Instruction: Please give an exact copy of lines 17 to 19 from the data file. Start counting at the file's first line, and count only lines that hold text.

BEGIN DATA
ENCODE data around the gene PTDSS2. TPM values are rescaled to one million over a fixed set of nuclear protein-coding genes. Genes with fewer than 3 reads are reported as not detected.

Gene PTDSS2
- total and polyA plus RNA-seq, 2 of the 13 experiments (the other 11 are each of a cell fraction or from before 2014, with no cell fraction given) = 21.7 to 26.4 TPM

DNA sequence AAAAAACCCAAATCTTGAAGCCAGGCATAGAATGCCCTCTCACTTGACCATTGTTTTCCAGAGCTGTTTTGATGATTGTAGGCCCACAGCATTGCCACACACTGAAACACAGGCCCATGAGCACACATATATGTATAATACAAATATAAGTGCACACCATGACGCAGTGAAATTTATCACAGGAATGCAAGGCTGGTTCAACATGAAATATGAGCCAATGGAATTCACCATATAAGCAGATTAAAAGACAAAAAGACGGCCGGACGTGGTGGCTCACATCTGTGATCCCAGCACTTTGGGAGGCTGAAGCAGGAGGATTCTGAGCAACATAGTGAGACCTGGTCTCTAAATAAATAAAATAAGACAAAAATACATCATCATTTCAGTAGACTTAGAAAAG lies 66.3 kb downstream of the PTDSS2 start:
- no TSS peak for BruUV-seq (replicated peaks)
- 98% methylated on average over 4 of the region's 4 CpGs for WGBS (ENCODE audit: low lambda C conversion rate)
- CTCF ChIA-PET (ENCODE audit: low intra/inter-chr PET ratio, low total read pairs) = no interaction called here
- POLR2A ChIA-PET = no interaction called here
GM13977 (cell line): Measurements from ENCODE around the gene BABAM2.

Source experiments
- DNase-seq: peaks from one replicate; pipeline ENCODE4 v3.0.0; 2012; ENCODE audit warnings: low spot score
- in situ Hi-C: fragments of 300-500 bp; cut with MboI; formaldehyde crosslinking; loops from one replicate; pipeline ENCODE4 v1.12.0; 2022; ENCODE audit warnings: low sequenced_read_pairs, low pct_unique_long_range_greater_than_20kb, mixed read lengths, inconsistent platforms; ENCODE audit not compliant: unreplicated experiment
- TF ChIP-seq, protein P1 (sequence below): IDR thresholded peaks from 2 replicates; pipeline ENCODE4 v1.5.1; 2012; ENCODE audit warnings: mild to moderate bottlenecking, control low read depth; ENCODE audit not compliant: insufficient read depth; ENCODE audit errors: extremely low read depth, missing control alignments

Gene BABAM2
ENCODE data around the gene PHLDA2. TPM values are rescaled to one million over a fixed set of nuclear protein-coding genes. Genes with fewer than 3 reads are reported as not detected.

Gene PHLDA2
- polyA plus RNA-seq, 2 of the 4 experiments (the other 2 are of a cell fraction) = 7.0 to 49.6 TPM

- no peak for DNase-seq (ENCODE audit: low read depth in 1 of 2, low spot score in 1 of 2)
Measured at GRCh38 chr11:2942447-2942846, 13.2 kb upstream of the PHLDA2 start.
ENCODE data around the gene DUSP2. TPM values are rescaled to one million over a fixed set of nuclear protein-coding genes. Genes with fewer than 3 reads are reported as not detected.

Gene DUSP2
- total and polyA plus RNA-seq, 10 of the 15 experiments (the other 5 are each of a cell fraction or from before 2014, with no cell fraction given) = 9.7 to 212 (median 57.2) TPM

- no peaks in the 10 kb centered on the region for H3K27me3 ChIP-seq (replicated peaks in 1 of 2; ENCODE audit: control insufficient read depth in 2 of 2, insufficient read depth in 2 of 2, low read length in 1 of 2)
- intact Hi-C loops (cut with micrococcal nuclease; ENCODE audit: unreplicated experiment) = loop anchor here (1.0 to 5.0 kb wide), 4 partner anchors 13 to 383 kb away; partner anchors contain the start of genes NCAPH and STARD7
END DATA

- polyA plus RNA-seq, 2 of the 4 experiments (the other 2 are of a cell fraction) = 7.0 to 49.6 TPM

- no peak for DNase-seq (ENCODE audit: low read depth in 1 of 2, low spot score in 1 of 2)
Measured at GRCh38 chr11:2942447-2942846, 13.2 kb upstream of the PHLDA2 start.